LONDON (Reuters) - British former junior finance minister Harriett Baldwin was elected chair of parliament's influential Treasury Committee on Wednesday, promising to hold the government and the Bank of England to account.
Baldwin, who worked for two decades at U.S. bank J.P Morgan before being elected to the House of Commons in 2010, succeeds Mel Stride, an ally of Prime Minister Rishi Sunak who appointed him as work and pensions minister on Oct. 25.
Under British parliamentary rules, the position of committee chair was open only to Conservative lawmakers, but elected by members of parliament from all parties.
"With the Chancellor's Autumn Statement around the corner, interest rates on the rise and inflation well above target, the role of the Committee has never been more important," Baldwin said after becoming chair.
The committee holds regular hearings to oversee the work of Britain's finance ministry, the Bank of England and the Financial Conduct Authority, as well has holding pre-appointment hearings for key BoE and FCA positions.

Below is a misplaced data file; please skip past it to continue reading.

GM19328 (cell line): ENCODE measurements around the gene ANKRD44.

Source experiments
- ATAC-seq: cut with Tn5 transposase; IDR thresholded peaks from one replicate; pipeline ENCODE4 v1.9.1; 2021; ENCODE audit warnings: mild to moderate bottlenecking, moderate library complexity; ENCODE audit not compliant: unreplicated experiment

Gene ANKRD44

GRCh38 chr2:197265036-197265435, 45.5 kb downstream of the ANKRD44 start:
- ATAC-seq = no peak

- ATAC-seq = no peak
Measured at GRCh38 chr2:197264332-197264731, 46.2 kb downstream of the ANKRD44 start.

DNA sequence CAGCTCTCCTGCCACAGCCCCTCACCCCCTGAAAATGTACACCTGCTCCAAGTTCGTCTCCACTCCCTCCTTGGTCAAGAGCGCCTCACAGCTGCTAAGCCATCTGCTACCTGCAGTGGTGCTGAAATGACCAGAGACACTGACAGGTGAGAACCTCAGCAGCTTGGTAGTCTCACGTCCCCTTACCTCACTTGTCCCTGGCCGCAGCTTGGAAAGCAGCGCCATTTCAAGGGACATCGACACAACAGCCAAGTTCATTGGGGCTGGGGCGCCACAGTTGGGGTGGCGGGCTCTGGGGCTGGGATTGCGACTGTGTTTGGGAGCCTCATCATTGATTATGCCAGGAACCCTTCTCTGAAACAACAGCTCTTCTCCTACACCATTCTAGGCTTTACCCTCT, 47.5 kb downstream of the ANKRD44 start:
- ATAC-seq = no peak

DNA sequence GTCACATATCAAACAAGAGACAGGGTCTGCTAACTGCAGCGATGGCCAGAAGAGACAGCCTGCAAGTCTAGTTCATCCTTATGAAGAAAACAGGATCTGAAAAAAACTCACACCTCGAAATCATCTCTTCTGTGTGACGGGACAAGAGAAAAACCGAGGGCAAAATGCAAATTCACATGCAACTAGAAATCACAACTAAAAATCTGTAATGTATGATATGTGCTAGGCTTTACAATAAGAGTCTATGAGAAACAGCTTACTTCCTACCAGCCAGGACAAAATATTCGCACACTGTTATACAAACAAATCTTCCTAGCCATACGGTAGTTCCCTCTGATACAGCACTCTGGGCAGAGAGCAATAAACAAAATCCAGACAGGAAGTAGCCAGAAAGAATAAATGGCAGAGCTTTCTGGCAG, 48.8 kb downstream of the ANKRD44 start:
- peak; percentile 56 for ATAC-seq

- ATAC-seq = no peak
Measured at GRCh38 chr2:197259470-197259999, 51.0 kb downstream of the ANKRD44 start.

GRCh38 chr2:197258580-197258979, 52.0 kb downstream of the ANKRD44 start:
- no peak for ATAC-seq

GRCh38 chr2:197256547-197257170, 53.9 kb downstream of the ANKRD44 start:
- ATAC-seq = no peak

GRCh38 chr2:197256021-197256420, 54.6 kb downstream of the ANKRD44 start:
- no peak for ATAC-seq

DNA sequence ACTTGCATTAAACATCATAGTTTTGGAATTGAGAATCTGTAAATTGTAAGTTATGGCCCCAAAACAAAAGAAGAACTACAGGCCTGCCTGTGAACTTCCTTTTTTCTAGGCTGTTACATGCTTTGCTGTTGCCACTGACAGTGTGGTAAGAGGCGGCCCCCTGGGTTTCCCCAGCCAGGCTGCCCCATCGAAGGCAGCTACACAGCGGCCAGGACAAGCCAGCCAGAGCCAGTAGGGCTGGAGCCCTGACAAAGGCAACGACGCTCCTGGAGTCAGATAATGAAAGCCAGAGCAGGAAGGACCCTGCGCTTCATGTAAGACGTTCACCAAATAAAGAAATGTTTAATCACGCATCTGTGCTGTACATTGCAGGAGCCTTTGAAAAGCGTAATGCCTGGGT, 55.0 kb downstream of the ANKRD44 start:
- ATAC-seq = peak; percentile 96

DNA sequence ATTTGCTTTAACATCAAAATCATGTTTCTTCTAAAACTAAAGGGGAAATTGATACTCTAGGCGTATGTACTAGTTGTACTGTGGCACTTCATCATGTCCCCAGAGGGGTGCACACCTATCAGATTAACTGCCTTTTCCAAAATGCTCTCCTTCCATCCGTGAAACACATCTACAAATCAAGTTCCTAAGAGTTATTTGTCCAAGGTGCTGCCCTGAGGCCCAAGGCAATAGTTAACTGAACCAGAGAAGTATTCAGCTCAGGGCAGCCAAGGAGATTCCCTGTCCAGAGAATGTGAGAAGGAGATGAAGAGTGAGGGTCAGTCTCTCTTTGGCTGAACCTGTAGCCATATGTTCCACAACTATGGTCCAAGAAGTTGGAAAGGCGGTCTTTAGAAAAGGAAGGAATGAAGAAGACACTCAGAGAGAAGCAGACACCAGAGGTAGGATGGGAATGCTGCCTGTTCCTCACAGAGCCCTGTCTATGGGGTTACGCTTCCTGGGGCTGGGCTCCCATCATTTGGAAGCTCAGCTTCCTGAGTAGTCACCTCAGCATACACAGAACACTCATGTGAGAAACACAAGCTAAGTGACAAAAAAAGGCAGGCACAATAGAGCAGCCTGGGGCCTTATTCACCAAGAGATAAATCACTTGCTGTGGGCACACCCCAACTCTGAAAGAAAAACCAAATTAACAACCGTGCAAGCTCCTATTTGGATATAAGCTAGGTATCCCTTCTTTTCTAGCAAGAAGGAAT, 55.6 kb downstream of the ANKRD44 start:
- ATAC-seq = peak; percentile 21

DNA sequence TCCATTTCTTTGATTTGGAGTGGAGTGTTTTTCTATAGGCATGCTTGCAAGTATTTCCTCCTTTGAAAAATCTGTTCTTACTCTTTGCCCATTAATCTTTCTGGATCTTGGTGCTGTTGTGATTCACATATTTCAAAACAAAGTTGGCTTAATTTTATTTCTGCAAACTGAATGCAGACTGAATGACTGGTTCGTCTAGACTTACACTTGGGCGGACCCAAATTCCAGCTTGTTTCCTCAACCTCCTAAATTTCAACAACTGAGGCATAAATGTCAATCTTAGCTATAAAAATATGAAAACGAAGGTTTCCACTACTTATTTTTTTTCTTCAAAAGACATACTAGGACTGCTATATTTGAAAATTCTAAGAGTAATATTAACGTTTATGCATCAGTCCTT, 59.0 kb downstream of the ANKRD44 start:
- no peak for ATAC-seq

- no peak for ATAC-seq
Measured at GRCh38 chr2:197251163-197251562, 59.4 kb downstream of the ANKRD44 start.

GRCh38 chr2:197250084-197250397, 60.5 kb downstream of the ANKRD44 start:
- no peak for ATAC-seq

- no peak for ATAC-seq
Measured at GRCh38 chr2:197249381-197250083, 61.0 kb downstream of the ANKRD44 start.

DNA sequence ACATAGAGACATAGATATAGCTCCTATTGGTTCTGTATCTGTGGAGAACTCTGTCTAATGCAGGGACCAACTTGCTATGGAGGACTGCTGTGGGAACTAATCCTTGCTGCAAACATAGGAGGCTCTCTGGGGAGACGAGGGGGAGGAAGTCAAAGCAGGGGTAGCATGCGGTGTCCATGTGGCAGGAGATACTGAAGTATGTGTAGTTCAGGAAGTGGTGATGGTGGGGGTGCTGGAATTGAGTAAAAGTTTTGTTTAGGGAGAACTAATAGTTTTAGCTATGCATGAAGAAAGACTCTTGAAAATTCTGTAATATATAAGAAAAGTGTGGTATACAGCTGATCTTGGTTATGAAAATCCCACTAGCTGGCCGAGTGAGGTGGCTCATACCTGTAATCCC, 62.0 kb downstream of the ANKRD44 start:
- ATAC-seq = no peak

Baldwin served as a junior finance minister under Prime Minister David Cameron from May 2015 to July 2016, then in various junior defence, overseas aid and foreign affairs roles under Theresa May until 2019.
She campaigned for Britain to remain in the European Union in 2016, and did not have a government role under Boris Johnson, instead spending two years on the Treasury Committee.
Her closest challenger in the election to chair the committee was former cabinet minister Andrea Leadsom, who ran against May for the governing Conservative Party leadership in 2016 and was later leader of the House of Commons under May and business secretary under Johnson.
(Reporting by David Milliken and Kylie MacLellan; Editing by Bernadette Baum)